Bigger

Bigger

Unknown

Bigger
Performaed by Beyonce, Shatta Wale, and Major Lazer
(written by Beyonce, Richard Lawson, Derek Dixie, Stacy Barthe, Akil King, RAYE)

If you feel insignificant, you better think again
Better wake up because you’re part of something way bigger
You’re part of something way bigger
Not just a speck in the universe
Not just some words in a bible verse
You are the living word
Ahh, you’re part of something way bigger
Bigger than you, bigger than we
Bigger than the picture they framed us to see
But now we see it
And it ain’t no secret, no

Understand the truth ’bout that question in your soul
Look up, don’t look down, then watch the answers unfold
Life is your birthright, they hid that in the fine print
Uh, take the pen and rewrite it
Step out your estimate
Step in your essence and know that you’re excellent
Rise (rise), the spirit is teachin’
Oh, I’m not just preachin’, I’m takin’ my own advice

Let mama let you know (let you know)
Mama’s just tryin’, I can’t get no days off
I don’t get no days off
Truly, I’m feelin’ it, I had to say that thing twice
Tryin’ to be a good wife
Still really hard, I can’t lie
But I promised you I will fight, so I fight

If you feelin’ frustrated and (oh)
You’re sinkin’, I’m jumpin’ in (oh)
Forgiveness is key because we’re fightin’ something way bigger
You’ll never lose, we are winners

I’ll be the roots, you be the tree
Pass on the fruit that was given to me
Legacy, ah, we’re part of something way bigger
Bigger, you’re part of something way bigger
Bigger than you, bigger than we
Bigger than the picture they framed us to see
Legacy, oh, you’re part of something way bigger

Let love be the water
I pour into you and you pour into me
There ain’t no drought here
Bloom into our actual powers
I’ll be your sanctuary, you just don’t know it yet
You just don’t know it yet
No matter how hard it gets
You got my blood in ya
And you’re gonna rise

You’re part of something way bigger
You’re part of something way bigger
Bigger than you, bigger than me
Bigger than the picture they framed us to be, yeah
Ooh, ooh, you’re part of something way bigger

This song has become my daily meditation ever since I saw/heard/experienced it when Black is King was released on Disney+ at the end of July. Each day I found myself needing to hear this song: to let out an emotion, to find motivation, to find guidance.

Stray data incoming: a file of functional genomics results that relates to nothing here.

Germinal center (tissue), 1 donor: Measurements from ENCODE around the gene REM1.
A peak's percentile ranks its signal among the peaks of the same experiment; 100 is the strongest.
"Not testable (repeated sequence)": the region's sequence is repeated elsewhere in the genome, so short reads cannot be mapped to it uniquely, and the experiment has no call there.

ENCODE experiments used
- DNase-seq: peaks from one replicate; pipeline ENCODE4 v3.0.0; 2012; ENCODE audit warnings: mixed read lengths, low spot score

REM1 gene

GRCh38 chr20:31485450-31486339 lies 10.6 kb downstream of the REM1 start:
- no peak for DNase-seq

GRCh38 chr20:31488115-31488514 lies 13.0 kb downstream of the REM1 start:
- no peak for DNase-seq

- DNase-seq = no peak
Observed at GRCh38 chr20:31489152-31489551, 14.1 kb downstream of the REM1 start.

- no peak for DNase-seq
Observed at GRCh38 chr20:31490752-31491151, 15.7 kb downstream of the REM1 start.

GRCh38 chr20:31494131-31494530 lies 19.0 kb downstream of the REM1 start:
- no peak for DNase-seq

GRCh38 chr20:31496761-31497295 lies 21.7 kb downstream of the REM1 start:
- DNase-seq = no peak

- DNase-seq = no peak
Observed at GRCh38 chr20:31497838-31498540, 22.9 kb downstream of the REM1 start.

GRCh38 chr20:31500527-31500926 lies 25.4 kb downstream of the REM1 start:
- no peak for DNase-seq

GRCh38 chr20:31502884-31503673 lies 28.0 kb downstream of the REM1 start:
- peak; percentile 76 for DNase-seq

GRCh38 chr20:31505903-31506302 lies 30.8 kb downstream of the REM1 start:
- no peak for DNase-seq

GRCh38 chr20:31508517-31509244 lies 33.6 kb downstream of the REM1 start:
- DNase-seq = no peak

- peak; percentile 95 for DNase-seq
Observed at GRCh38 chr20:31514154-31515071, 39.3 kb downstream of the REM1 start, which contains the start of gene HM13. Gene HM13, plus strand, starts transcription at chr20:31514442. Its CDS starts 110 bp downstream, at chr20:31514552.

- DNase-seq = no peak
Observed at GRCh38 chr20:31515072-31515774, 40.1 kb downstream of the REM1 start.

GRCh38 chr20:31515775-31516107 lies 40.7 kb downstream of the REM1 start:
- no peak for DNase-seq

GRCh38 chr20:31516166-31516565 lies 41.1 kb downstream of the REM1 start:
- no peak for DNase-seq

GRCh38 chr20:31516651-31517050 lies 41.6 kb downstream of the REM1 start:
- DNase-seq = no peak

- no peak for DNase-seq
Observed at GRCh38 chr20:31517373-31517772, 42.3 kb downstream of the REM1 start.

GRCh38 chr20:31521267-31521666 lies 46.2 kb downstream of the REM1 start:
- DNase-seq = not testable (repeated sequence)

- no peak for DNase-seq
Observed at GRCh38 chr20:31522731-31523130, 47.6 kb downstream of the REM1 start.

One of the song’s writers, Raye, told us that she wrote it from “a very dark place” in an attempt to “empower” herself https://www.bbc.com/news/newsbeat-49065655. This was in an interview from just over a year ago surrounding the initial release of the song on Beyonce’s The Lion King: The Gift. I wonder what it is like for the artists who wrote this song to see this music re-released now within the context of a pandemic and a major social uprising. I wonder what it’s like to find the words, and beats, and music that poured out of their hearts at 3am bringing comfort and inspiration to so many around the world now.

You’re part of something way bigger

Every word of Bigger speaks to me at this moment as a therapist, as a human, and as an ancestor. I am trying to leave the world better than I came into it and better than the children I love came into it. This puts me on a mission to help break down barriers to unity and peace.

Life is your birthright, they hid that in the fine print

As a white person, it may be important to note that I need to hear this song a bit differently from how artists of color mean it for themselves and other Black/Indigenous People of Color (BIPOC). I am mindful of how my BIPOC clients may appreciate this song a little differently than I do. Though many of the themes in the song are universal, this song was specifically dedicated to her son, and those who share his racial identity. How I step into my “excellence” may mean stepping back to listen and learn from the African voices and spirits amplified in Black is King. As I listen, watch, and celebrate African and African American artistry, I practice unlearning the reaction to compare, compete, and colonize/appropriate, the way white supremacy culture encourages us to do.

take the pen and rewrite it

If I’m feeling frustrated and sinking, I am not without guidance and support. In the past months, we’ve received an outpouring of initiatives, educational materials, and trainings about our history of white supremacy, and how to dismantle it once and for all.

Below is a list of my favorite lists:

A list of educational resources (and study plan!) by two young women of color:
https://justiceinjune.org

A list of educational resources compiled by a white woman:
https://medium.com/wake-up-call/a-detailed-list-of-anti-racism-resources-a34b259a3eea
A list of trainings and resources compiled by therapists:

Black Lives Matter: Anti-Racism Resources for Social Workers and Therapists

A list of mental health support resources for black people:
https://www.self.com/story/black-mental-health-resources
As I do this work with myself, my colleagues, and my clients, I ground myself in this song, which is truly a gift.

Spencer Northey

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